# Mechanics projectile motion

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#1

For e) why is the direction 50 degrees "below the horizontal" ?

It looks like it's above
0
3 years ago
#2
(Original post by G.Y)

For e) why is the direction 50 degrees "below the horizontal" ?

It looks like it's above
If you mark on tbe velocity at the very end, you would see that it is pointing downward hence it is going below the horizontal and the angle they’re referring to is the opposite of the one you’re seeing.
1
3 years ago
#3
(Original post by G.Y)

For e) why is the direction 50 degrees "below the horizontal" ?

It looks like it's above
Because the motion of the ball follows a quadratic curve and is therefore symmetrical about a vertical line drawn through the point where the ball is at its maximum height.
0
3 years ago
#4
Just as the genius said, it is because in this case we assume that the curve is symmetrical in its journey. So, the first half of the journey of the projectile matches the second half and so does the curve. So, half way through its journey at its maximum point when v = 0, the curve reflects itself. So, at the start, before leaving the ground, the ball was projected at 50 degrees so at the end, before it reaches the ground, it will be travelling at 50 degrees too. The velocity will also be the same too.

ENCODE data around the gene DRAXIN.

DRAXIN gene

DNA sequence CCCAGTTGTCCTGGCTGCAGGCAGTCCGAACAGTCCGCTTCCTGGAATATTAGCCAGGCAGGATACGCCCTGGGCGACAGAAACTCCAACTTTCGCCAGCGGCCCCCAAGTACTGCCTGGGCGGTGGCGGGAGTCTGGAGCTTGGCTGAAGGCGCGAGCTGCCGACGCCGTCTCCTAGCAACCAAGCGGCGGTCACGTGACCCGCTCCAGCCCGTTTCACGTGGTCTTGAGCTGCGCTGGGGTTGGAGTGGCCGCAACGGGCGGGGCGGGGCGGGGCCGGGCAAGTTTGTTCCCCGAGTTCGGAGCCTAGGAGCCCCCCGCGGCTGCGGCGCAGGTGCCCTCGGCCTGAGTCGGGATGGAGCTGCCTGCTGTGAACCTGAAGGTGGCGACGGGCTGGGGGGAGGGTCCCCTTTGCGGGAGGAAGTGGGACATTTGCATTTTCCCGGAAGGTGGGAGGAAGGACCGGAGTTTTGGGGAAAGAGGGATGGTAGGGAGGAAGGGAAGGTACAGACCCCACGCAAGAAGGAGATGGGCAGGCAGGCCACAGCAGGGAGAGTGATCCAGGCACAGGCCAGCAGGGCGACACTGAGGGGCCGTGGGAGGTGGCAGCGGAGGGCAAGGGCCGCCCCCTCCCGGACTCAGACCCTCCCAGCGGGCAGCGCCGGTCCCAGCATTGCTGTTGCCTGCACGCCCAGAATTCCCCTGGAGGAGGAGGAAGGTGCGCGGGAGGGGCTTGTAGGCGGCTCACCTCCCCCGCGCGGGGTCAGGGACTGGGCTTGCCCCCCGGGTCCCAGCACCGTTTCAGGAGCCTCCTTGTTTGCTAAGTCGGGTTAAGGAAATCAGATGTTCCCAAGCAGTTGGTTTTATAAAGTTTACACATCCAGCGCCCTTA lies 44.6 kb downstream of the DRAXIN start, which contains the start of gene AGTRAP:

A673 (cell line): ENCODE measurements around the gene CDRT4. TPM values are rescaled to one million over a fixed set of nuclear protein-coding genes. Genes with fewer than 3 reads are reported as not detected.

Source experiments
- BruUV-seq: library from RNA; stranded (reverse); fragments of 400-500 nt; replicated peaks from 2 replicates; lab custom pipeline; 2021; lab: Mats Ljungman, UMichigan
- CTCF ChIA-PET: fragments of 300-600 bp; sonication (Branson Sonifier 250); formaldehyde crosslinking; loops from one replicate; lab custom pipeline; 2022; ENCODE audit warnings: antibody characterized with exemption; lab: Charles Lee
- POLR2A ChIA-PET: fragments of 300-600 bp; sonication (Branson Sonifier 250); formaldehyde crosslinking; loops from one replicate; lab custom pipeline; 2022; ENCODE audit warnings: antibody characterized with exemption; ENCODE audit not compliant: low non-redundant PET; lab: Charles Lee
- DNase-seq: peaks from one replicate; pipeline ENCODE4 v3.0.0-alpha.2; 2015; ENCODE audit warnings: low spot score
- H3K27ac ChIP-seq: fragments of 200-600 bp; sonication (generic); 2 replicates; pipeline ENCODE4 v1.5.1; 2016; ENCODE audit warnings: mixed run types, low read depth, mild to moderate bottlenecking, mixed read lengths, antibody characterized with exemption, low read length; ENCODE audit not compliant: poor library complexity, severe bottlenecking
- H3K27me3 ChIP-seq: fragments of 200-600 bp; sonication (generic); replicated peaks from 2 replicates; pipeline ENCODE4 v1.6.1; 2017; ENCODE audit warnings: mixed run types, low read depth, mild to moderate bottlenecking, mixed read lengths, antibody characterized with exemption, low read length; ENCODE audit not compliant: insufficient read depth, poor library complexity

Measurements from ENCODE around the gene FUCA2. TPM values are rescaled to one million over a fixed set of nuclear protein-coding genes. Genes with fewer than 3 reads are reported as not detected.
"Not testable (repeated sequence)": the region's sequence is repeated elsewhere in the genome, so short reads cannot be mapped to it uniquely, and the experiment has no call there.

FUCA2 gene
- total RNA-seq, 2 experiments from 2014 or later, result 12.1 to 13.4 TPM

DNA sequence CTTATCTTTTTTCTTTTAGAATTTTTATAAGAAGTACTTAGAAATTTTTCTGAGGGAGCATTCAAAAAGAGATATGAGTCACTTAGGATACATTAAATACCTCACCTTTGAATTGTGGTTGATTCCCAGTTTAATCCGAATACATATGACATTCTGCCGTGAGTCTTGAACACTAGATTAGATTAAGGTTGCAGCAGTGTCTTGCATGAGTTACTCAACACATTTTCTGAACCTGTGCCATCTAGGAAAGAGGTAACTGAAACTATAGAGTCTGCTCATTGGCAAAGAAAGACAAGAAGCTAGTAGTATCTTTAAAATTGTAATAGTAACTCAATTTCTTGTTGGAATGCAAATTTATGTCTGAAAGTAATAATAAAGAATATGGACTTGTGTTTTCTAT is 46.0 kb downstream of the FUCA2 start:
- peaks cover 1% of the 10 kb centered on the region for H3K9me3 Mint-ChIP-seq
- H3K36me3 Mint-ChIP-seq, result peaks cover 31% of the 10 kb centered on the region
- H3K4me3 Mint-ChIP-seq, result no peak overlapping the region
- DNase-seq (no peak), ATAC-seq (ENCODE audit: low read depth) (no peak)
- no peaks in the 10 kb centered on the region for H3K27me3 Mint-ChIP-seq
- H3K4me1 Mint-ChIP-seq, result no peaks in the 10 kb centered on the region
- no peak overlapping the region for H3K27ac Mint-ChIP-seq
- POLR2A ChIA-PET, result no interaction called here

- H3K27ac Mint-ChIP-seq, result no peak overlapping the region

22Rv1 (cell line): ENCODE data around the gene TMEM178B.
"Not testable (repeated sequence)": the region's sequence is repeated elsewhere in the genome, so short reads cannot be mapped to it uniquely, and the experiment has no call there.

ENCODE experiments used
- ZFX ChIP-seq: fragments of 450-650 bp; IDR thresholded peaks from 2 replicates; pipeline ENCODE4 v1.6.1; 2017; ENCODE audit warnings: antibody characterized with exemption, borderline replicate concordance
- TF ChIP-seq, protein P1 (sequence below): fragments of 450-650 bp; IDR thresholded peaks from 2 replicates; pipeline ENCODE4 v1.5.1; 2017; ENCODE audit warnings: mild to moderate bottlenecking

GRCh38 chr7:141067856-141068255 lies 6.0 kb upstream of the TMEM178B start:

(Original post by old_engineer)
Because the motion of the ball follows a quadratic curve and is therefore symmetrical about a vertical line drawn through the point where the ball is at its maximum height.
1
3 years ago
#5
Also, the reason for this is because the acceleration is constant. If the acceleration is constant, the velocity is constant assuming no air resistance. Therefore, the journey will be symmetrical. That's why the time, distance, everything is symmetrical - it's all to do with the acceleration.
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#6
(Original post by Chittesh14)
Also, the reason for this is because the acceleration is constant. If the acceleration is constant, the velocity is constant assuming no air resistance. Therefore, the journey will be symmetrical. That's why the time, distance, everything is symmetrical - it's all to do with the acceleration.
By velocity is constant surely you mean symmetrical for both sides? It does vary over the course of the motion?
0
3 years ago
#7
(Original post by G.Y)
By velocity is constant surely you mean symmetrical for both sides? It does vary over the course of the motion?
Sorry I mean the velocity decreases at a constant rate.
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